Natural Perils

Insuring insurance companies follows the same principles as insuring a house; it’s just that the amounts involved are far, far higher. James Holliss, Chaucer’s Head of Bermuda, describes the scope of this part of the business and how rapidly it is changing.


In the world of specialist insurance and reinsurance, many people look after quite obscure, niche risks. However, says Chaucer’s Head of Bermuda, James Holliss, his work is quite relatable. “We reinsure the insurance companies. The products we’re offering are in respect of natural perils, so ultimately we’re dealing with coverage against hurricanes, earthquakes, typhoons and so on.”

“The mechanics are very similar to your own homeowner’s insurance,” he continues. “But we’re talking about billions of dollars, not thousands. It is on a much grander scale and tends to mean newsworthy events.” Indeed, the sums involved can be huge, “I can remember doing a $100 billion industry loss warranty. The loss to the industry had to be greater than $100 billion before it paid out.”

It doesn’t stop at reinsurance either. “We’re the reinsurer but we then buy our own reinsurance in the form of retrocession insurance – and even the retrocessionaries are passing off risk. You want to avoid a spiral effect and the concentrations of exposure that happened in the financial crisis.”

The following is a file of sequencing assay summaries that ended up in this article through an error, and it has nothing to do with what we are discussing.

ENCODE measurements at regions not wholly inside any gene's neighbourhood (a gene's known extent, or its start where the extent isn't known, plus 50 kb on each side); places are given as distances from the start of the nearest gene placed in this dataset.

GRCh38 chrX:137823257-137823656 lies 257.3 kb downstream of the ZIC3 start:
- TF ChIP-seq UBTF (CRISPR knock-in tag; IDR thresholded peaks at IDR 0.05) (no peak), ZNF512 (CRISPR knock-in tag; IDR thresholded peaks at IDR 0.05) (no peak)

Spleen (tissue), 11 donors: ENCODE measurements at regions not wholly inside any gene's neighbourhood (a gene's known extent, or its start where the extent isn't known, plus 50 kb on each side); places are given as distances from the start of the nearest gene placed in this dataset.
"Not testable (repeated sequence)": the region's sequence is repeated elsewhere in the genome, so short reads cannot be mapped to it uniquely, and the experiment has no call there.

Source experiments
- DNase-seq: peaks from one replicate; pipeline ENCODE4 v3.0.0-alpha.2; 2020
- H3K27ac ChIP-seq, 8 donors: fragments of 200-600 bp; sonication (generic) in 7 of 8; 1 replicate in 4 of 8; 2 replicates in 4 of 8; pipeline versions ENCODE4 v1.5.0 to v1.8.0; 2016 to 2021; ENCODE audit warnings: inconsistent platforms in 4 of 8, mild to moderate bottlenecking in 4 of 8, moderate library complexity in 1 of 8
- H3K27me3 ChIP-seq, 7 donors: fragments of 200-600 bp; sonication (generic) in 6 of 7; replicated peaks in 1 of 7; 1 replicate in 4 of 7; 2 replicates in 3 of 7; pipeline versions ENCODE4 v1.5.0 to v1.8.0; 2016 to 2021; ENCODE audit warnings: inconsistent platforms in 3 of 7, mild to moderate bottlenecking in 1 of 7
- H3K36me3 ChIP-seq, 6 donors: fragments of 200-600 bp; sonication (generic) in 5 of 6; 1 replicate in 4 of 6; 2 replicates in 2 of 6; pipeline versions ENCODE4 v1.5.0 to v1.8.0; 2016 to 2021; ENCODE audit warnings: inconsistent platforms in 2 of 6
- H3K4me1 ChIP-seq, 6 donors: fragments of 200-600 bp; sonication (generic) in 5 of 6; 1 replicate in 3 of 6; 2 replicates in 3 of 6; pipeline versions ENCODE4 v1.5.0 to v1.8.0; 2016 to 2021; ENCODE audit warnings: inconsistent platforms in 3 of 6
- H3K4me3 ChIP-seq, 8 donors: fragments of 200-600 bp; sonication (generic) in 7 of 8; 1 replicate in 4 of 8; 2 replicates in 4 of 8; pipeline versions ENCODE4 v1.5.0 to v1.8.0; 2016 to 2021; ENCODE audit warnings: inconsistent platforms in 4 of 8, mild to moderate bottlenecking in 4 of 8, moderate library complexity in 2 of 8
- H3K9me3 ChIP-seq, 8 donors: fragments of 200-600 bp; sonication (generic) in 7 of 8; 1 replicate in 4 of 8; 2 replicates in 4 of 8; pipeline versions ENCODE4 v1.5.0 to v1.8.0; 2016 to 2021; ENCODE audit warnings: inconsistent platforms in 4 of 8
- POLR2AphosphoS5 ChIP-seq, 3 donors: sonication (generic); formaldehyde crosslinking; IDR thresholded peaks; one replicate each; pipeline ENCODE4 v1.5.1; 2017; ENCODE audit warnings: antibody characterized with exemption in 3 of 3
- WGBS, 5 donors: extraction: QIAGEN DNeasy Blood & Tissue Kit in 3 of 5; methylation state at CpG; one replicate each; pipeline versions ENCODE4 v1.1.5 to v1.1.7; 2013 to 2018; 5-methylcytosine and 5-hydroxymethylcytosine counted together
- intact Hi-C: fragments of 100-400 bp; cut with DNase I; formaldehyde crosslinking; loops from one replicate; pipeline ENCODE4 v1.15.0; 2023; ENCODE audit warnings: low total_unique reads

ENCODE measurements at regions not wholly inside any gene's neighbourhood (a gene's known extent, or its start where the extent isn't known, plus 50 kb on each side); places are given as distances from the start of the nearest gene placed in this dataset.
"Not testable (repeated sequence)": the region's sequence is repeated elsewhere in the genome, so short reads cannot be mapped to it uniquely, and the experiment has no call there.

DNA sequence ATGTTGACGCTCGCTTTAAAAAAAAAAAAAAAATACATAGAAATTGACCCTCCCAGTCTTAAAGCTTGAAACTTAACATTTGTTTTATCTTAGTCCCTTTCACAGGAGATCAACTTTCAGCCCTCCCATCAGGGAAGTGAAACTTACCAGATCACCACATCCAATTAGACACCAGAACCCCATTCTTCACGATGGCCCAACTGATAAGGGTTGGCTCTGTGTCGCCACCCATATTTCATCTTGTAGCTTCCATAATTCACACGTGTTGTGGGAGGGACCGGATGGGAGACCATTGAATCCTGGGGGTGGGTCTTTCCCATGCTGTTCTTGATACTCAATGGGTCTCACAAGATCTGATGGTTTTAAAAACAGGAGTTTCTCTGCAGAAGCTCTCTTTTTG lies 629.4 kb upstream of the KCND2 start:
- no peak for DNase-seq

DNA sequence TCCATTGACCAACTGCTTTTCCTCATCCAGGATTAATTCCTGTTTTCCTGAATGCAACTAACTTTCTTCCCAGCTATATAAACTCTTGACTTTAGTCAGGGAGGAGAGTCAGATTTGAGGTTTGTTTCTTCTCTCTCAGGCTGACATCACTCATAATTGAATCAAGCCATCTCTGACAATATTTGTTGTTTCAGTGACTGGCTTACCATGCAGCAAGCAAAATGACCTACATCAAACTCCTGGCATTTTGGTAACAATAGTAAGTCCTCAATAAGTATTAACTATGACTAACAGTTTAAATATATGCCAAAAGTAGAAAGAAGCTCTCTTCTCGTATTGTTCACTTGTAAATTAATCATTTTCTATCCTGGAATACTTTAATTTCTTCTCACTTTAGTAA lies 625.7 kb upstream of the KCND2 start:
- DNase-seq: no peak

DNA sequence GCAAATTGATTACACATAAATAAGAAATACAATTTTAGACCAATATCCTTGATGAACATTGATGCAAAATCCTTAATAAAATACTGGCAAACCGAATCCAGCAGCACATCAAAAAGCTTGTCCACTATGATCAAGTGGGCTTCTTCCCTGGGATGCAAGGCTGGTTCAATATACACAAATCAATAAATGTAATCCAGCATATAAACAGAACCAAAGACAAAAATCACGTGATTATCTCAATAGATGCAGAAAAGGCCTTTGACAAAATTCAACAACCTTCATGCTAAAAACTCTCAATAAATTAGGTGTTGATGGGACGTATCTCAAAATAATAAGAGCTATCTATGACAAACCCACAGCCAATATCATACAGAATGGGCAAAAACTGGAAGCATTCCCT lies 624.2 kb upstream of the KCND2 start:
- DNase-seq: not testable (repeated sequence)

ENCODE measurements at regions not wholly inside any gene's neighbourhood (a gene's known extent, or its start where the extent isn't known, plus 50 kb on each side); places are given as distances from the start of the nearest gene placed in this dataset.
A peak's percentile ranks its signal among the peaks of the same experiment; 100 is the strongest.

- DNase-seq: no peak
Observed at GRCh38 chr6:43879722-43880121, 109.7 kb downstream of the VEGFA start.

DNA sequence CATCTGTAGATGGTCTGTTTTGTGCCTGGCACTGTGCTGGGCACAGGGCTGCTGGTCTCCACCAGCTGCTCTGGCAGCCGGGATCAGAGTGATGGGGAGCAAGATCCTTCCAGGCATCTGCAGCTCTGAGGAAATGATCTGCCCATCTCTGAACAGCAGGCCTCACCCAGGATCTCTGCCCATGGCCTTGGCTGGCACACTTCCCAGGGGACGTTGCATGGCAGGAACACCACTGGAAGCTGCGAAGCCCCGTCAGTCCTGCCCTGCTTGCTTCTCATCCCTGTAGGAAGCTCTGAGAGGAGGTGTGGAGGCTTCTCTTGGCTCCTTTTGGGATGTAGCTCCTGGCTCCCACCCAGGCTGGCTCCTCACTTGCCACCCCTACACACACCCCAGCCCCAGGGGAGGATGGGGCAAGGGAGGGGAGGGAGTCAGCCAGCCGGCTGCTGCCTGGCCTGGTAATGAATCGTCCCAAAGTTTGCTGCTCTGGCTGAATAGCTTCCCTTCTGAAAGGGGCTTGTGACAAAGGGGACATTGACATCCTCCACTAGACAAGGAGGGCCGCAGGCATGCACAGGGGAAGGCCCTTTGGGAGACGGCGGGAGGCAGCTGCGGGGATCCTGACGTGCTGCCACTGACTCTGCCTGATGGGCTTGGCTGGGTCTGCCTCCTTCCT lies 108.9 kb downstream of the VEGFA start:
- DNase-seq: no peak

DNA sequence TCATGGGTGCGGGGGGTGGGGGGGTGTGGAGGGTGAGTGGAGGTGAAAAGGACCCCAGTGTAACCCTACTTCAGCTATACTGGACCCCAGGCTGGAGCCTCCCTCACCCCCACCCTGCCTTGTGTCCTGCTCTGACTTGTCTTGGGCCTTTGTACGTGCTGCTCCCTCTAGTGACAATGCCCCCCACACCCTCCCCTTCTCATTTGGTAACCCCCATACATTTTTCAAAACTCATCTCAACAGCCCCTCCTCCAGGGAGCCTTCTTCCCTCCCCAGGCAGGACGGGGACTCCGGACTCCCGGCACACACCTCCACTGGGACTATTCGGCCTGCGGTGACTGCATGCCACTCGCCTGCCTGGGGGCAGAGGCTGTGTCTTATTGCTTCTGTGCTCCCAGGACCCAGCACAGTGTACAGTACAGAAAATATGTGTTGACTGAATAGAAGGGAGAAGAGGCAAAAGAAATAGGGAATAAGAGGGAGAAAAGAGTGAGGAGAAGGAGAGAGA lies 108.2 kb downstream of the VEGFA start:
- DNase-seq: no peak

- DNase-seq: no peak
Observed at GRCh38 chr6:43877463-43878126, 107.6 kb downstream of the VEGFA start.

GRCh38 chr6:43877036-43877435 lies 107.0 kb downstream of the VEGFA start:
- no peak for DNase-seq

Natural disasters mean lots of data. As with most branches of insurance, the quantity and quality of the information available has grown enormously in recent years. “These days you can get data down to a really granular level. You’re looking at individuals’ behaviour and you can access a lot of information from social media.” This has resulted in large numbers of insurance start-ups that are very tech focused. “They’re looking to harness the data from social media to price the risk that they’re offering from a natural perils perspective.”

‘We’re talking about billions of dollars, not thousands. It is on a much grander scale and tends to mean newsworthy events.’

If greater insights to behaviour at the individual level are one big growth area, another significant change is on a planetary scale.“The effects of climate change are becoming more and more obvious,” says Holliss. This, in turn, impacts almost everything else. “We need to look at how rising temperatures and sea levels are impacting the frequency and severity of hurricanes in years ahead. What I like about my job is that there’s a great deal of analysis around these kinds of events but you also spend a lot of time in face-to-face discussions with clients too.”

For those who are insuring (and reinsuring) against natural disasters, it has been a busy few years. “In 2017, you had Hurricane Maria, Harvey and Irma and Californian wildfires. In 2018, you had another hurricane hit Florida, plus you had some Japanese typhoons, then another round of California wildfires. This year you’ve already had two Japanese typhoons.” All of these result in damage to property portfolios that run into millions or billions of dollars. “You need to ask yourself ‘Is this just a bad couple of years or is it a trend? Is it the new normal?”